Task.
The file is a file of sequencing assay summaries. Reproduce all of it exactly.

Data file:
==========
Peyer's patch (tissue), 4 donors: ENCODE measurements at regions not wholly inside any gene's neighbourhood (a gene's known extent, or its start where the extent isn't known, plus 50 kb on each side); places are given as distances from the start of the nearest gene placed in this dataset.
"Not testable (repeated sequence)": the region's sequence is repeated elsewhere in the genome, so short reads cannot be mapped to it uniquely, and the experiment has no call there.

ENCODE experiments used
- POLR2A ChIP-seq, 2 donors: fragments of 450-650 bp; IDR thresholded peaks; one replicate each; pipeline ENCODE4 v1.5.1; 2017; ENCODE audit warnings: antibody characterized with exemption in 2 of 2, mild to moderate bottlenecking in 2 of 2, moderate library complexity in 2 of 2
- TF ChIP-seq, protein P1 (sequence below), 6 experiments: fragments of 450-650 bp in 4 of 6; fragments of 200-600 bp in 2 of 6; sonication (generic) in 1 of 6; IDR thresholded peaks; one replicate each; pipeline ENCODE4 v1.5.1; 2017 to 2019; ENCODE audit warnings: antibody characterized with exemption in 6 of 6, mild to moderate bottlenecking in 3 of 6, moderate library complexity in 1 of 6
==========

Peyer's patch (tissue), 4 donors: ENCODE measurements at regions not wholly inside any gene's neighbourhood (a gene's known extent, or its start where the extent isn't known, plus 50 kb on each side); places are given as distances from the start of the nearest gene placed in this dataset.
"Not testable (repeated sequence)": the region's sequence is repeated elsewhere in the genome, so short reads cannot be mapped to it uniquely, and the experiment has no call there.

ENCODE experiments used
- POLR2A ChIP-seq, 2 donors: fragments of 450-650 bp; IDR thresholded peaks; one replicate each; pipeline ENCODE4 v1.5.1; 2017; ENCODE audit warnings: antibody characterized with exemption in 2 of 2, mild to moderate bottlenecking in 2 of 2, moderate library complexity in 2 of 2
- TF ChIP-seq, protein P1 (sequence below), 6 experiments: fragments of 450-650 bp in 4 of 6; fragments of 200-600 bp in 2 of 6; sonication (generic) in 1 of 6; IDR thresholded peaks; one replicate each; pipeline ENCODE4 v1.5.1; 2017 to 2019; ENCODE audit warnings: antibody characterized with exemption in 6 of 6, mild to moderate bottlenecking in 3 of 6, moderate library complexity in 1 of 6